as he replied:

"If the life of a cow-hand would give you the vigor this young lady
appears to possess, I'm not sure but you'd better stick to it."

Wayland and the two women exchanged glances of relief.

"Why not tell him now?" they seemed to ask. But he said: "There's a long
story to tell before we decide on my career. Let's finish our lunch. How
is mother, and how are the girls?"

Once, in the midst of a lame pursuit of other topics, the elder Norcross
again fixed his eyes on Berea, saying: "I wish my girls had your weight
and color." He paused a moment, then resumed with weary infliction: "Mrs.
Norcross has always been delicate, and all her children--even her
son--take after her. I've maintained a private and very expensive
hospital for nearly thirty years."

This regretful note in his father's voice gave Wayland confidence. His
spirits rose.

"Come, let's adjourn to the parlor and talk things over at our ease."

They all followed him, and after showing the mother and daughter to their
seats near a window he drew his father into a corner, and in rapid
undertone related the story of his first meeting with Berrie, of his
trouble with young Belden, of his camping trip, minutely describing the
encounter on the mountainside, and ended by saying, with manly
directness: "I would be up there in the mountains in a box if Berrie had
not intervened. She's a noble girl, father, and is foolish enough to like
me, and I'm going to marry her and try to make her happy."

The old lumberman, who had listened intently all through this impassioned
story, displayed no sign of surprise at its closing declaration; but his
eyes explored his son's soul with calm abstraction. "Send her over to
me," he said, at last. "Marriage is a serious matter. I want to talk with
her--alone."

Wayland went back to the women with an air of victory. "He wants to see
you, Berrie. He's mellowing. Don't be afraid of him."

She might have resented the father's lack of gallantry; but she did not.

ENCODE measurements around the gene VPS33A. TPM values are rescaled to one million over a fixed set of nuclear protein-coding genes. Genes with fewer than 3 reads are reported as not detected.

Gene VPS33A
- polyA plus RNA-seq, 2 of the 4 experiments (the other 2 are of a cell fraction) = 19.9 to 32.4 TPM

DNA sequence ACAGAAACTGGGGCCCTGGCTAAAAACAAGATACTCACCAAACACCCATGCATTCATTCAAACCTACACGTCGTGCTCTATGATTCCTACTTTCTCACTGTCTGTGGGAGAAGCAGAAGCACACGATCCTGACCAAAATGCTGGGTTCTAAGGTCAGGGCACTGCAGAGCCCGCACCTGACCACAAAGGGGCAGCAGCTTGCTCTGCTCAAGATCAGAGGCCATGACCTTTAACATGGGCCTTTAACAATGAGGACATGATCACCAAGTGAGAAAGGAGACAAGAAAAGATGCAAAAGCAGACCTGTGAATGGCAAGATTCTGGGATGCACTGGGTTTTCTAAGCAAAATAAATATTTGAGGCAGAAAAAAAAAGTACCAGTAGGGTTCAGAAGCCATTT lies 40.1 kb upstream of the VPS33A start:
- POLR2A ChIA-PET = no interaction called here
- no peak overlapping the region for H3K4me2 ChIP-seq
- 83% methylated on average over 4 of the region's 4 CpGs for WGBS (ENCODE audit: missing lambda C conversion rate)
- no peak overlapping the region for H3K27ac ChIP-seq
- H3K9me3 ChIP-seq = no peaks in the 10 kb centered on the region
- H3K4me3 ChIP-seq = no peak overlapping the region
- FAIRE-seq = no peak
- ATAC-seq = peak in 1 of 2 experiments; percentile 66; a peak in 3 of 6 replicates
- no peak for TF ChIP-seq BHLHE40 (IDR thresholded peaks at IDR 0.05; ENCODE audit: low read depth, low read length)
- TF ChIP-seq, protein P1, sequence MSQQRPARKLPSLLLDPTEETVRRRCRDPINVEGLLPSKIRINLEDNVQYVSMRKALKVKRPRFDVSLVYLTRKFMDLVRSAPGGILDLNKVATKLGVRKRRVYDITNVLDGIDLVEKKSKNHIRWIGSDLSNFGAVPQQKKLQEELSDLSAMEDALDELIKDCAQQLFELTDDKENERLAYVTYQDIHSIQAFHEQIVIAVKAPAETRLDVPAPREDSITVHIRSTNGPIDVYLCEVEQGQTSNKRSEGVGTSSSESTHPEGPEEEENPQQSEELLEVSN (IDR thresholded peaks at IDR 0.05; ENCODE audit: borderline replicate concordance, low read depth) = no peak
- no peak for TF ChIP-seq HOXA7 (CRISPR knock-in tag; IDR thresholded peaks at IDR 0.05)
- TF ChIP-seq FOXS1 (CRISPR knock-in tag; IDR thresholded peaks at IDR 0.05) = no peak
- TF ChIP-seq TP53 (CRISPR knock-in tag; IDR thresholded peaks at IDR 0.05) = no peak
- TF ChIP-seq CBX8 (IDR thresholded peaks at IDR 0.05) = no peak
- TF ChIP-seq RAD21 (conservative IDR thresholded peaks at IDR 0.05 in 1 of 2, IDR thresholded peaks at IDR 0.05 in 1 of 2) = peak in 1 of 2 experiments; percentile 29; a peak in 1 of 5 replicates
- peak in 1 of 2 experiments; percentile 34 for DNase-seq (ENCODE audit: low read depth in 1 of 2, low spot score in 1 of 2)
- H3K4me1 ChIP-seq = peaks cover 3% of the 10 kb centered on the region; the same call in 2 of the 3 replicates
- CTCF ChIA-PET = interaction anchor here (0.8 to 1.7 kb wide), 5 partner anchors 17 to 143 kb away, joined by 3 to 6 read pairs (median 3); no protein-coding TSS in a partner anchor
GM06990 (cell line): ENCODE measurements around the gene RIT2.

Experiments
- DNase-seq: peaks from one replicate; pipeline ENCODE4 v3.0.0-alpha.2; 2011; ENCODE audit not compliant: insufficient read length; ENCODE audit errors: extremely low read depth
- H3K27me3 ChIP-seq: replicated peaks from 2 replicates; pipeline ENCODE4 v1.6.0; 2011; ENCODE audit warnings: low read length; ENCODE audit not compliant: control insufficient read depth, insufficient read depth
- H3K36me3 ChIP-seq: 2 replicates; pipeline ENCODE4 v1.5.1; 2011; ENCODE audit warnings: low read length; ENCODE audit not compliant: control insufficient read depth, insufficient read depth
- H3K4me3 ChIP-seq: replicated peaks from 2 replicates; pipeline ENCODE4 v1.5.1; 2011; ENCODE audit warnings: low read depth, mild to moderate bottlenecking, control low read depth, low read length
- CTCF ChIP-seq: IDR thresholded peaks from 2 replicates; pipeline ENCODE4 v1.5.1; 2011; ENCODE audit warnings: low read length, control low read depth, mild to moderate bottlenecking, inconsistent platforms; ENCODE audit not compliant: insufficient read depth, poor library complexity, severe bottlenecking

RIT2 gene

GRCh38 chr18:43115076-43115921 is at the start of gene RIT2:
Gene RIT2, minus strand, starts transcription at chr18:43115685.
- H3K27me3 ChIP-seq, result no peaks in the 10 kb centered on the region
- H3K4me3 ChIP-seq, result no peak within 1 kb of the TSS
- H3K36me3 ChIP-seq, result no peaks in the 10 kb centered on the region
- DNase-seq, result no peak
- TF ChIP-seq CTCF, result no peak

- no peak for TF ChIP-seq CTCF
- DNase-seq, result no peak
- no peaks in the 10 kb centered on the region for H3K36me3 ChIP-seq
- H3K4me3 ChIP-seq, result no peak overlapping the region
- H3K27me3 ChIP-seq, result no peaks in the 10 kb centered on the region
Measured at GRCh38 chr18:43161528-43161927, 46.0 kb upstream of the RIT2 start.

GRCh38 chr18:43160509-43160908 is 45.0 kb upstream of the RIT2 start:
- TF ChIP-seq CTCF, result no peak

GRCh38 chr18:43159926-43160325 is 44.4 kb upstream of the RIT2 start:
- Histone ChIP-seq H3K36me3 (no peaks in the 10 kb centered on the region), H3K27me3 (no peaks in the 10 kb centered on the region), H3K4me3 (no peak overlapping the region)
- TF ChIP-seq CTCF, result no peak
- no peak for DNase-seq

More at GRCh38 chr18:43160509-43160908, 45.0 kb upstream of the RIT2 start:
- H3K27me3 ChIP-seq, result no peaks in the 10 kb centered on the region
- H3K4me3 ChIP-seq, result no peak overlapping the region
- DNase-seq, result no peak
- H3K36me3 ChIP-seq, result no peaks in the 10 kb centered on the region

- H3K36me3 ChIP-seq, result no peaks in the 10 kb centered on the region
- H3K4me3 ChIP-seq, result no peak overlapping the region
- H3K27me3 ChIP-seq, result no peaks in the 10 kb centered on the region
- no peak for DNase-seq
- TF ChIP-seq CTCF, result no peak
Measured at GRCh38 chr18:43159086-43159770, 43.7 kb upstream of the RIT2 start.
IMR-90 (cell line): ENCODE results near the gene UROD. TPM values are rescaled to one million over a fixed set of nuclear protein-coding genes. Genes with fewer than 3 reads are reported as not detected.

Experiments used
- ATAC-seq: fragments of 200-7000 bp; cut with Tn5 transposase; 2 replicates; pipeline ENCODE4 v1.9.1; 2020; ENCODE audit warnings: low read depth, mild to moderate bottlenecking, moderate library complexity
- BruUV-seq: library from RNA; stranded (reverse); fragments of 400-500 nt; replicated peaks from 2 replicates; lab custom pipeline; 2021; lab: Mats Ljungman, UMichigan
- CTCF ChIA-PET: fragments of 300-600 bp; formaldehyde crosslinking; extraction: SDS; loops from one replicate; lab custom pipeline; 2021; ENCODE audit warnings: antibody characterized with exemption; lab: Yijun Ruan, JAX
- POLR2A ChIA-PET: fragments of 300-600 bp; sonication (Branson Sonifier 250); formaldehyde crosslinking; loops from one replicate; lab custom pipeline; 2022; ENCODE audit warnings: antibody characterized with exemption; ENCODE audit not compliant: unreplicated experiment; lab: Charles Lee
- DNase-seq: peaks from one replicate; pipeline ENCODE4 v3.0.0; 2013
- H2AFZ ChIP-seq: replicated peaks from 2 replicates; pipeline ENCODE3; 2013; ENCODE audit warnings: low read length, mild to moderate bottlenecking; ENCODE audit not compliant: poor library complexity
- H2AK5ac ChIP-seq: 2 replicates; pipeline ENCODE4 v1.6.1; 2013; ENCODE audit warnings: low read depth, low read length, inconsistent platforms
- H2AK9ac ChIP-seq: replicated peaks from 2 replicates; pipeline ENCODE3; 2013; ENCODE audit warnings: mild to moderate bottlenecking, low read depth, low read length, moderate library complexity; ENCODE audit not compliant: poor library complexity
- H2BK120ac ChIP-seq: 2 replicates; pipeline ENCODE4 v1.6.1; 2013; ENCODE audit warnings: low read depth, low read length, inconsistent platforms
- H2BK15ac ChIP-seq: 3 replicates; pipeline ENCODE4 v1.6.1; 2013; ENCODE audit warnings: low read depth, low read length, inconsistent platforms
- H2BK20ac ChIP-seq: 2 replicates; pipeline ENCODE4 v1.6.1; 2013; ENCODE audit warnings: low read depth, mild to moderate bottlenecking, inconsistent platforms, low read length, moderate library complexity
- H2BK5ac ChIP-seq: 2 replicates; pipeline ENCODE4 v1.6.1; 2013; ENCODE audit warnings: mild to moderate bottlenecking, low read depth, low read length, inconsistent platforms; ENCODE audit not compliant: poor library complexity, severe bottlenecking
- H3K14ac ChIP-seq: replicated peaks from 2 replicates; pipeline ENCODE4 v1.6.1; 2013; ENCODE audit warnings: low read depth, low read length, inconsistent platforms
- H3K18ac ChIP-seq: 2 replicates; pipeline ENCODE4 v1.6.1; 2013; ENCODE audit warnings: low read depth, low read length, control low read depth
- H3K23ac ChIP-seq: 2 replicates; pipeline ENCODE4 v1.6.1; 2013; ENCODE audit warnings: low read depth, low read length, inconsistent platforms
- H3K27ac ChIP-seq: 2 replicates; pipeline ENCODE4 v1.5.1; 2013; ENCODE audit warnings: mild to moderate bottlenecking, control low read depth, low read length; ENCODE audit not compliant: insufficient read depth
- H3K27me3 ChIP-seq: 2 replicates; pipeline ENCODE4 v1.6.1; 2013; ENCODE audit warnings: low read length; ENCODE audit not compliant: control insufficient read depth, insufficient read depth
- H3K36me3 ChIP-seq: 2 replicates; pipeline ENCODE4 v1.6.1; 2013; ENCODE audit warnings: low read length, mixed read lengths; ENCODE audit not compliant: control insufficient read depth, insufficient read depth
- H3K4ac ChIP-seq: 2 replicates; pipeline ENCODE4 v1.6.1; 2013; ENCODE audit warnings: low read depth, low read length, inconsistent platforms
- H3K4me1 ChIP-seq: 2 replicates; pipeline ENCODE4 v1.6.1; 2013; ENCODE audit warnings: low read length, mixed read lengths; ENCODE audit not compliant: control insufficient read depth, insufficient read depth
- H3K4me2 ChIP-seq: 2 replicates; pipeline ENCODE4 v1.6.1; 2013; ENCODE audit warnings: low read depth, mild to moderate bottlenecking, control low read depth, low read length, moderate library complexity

On the contrary, she rose and walked resolutely over to where he sat,
quite ready to defend herself. He did not rise to meet her, but she did
not count that against him, for there was nothing essentially rude in his
manner. He was merely her elder, and inert.

"Sit down," he said, not unkindly. "I want to have you tell me about my
son. He has been telling me all about you. Now let's have your side of
the story."

She took a seat and faced him with eyes as steady as his own. "Where
shall I begin?" she bluntly challenged.

"He wants to marry you. Now, it seems to me that seven weeks is very
short acquaintance for a decision like that. Are you sure you want him?"

"Yes, sir; I am." Her answer was most decided.

His voice was slightly cynical as he went on. "But you were tolerably
sure about that other fellow--that rancher with the fancy name--weren't
you?" She flushed at this, but waited for him to go on. "Don't you think
it possible that your fancy for Wayland is also temporary?"

"No, sir!" she bravely declared. "I never felt toward any one the way I
do toward Wayland. He's different. I shall never change toward him."

Her tone, her expression of eyes stopped this line of inquiry. He took up
another. "Now, my dear young lady, I am a business man as well as a
father, and the marriage of my son is a weighty matter. He is my main
dependence. I am hoping to have him take up and carry on my business. To
be quite candid, I didn't expect him to select his wife from a Colorado
ranch. I considered him out of the danger-zone. I have always understood
that women were scarce in the mountains. Now don't misunderstand me. I'm
not one of those fools who are always trying to marry their sons and
daughters into the ranks of the idle rich. I don't care a hang about
social position, and I've got money enough for my son and my son's wife.
But he's all the boy I have, and I don't want him to make a mistake."

"Neither do I," she answered, simply, her eyes suffused with tears. "If I
thought he would be sorry--"

He interrupted again. "Oh, you can't tell that now. Any marriage is a
risk. I don't say he's making a mistake in selecting you. You may be just
the woman he needs. Only I want to be consulted. I want to know more
about you. He tells me you have taken an active part in the management of
the ranch and the forest. Is that true?"

"I've always worked with my father--yes, sir."

"You like that kind of life?"

"I don't know much about any other kind. Yes, I like it. But I've had
enough of it. I'm willing to change."

"Well, how about city life--housekeeping and all that?"

"So long as I am with Wayland I sha'n't mind what I do or where I live."

"At the same time you figure he's going to have a large income, I
suppose? He's told you of his rich father, hasn't he?"

Berrie's tone was a shade resentful of his insinuation. "He has never
said much about his family one way or another. He only said you wanted
him to go into business in Chicago, and that he wanted to do something
else. Of course, I could see by his ways and the clothes he wore that
he'd been brought up in what we'd call luxury, but we never inquired into
his affairs."

"And you didn't care?"

"Well, not that, exactly. But money don't count for as much with us in
the valley as it does in the East. Wayland seemed so kind of sick and
lonesome, and I felt sorry for him the first time I saw him. I felt like
mothering him. And then his way of talking, of looking at things was so